Gently moving your body in the water is an excellent way to improve balance and strengthen weaker muscles while avoiding weight bearing.

Successful recovery from any musculoskeletal condition requires rehabilitation, Aquatic therapy is increasingly used as a method of rehabilitation for musculoskeletal, neurologic and a number of other conditions. RSDS is one of these conditions. Water therapy is an excellent method to use when normal gravity conditions might make rehabilitation difficult. Because the buoyancy of the water helps to suspend us, exercising in the water lessens the blow on our bodies. helps maintain a better balance and supports weaker muscles. The water also supports the painful limb and allows it to be moved both passively and actively. Exercising in the water creates resistance to build muscles. A well thought out aqua program can help a person regain strength and functional movement that enables them to return to work, leisure and daily activities (such as tennis. golf. cooking, dressing and shopping).

The pain and stiffness of RSDS results in severe problems in the muscles, bones and joints of the entire limb. The hypersensitivity and severe pain leads to guarded movement, and therefore one of the main goals is to get the person moving again without causing more pain.

Pain relieving methods are recommended prior to each aquatic therapy session to increase the person's movement in the water. These methods may include modalities (such as ultrasounds, H Wave), nerve blocks, pain coping techniques, and pain medications.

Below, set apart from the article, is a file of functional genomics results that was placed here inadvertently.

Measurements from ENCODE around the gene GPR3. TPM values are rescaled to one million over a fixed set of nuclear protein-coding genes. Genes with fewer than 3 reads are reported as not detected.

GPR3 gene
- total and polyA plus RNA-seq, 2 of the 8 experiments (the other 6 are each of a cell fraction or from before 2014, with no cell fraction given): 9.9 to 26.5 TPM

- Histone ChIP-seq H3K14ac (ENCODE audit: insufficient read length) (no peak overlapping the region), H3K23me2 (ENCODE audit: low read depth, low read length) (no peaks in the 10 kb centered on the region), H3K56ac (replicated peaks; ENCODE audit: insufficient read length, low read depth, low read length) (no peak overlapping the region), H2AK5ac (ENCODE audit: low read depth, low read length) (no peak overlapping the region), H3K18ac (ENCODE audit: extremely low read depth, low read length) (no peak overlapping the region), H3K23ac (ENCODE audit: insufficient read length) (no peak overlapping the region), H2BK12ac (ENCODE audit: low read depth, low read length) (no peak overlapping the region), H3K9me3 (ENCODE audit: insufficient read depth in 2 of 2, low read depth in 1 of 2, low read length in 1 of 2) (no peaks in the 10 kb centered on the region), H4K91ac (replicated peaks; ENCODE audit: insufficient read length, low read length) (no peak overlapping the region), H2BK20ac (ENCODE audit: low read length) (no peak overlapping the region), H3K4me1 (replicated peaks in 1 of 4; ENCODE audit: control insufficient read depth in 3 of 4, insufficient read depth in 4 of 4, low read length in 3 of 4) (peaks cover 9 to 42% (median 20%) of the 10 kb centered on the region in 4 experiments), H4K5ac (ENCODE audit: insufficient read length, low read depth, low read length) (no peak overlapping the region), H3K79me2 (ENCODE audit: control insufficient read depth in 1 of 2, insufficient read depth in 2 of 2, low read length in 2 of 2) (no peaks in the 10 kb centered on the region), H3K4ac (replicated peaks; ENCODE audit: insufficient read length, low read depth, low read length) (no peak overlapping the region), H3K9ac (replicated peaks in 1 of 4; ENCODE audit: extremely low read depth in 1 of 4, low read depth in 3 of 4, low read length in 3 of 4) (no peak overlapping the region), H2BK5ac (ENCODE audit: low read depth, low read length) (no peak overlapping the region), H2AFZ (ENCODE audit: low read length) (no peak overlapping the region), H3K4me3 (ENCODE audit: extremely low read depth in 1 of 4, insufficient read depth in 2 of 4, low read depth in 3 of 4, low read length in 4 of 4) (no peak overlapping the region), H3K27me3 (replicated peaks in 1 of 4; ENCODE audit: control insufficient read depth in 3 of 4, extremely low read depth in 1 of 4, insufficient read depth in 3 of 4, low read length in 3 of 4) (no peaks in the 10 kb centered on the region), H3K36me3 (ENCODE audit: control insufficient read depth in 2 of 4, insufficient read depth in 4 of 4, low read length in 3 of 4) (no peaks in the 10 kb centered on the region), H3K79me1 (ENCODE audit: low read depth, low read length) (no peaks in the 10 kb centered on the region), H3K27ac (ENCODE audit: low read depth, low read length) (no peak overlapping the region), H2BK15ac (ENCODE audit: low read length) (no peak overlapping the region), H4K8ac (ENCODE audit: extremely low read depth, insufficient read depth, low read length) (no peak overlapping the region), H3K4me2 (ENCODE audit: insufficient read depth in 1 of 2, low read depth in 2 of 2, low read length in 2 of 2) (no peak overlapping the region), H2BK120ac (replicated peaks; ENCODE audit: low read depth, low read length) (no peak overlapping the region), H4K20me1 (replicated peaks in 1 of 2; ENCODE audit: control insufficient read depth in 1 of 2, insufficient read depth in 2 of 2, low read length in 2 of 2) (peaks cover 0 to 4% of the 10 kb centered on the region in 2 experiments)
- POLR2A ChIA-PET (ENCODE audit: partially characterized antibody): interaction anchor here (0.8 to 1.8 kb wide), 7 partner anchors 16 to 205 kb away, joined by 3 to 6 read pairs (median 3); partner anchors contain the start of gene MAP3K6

Water temperatures should be also considered. Aquatic therapy is performed in water 82 to 88 degrees F. The slightly higher temperature relaxes the person and facilitates pain management during exercises, Another aspect of aquatherapy is immersion.

Warm water breaks the pain cycle and decreases dysfunction caused by the lack of movement.

Optimum temperature for immersions is between 92-98 degrees F.

Every person has different needs in their aqua program; therefore, your program should be prescribed by a trained professional. preferably your physical or occupational therapist.

Avoiding any increase in pain levels is essential for success.

Exercise priorities for RSDS patients include increased range of motion to the involved joint, mobility to the soft tissues that surround the joint, and weight bearing in the lower extremities. An aquatic program that gradually progresses in intensity and duration will allow the person to increase their movement and function while they learn to manage their pain and dysfunction.

As with all exercise programs, before beginning aquatic therapy it is important to see your physician first.

Care Center Rehab and Pain Management Inc.
Francesca Lindsay, COTA
Bryan Blundell PTA




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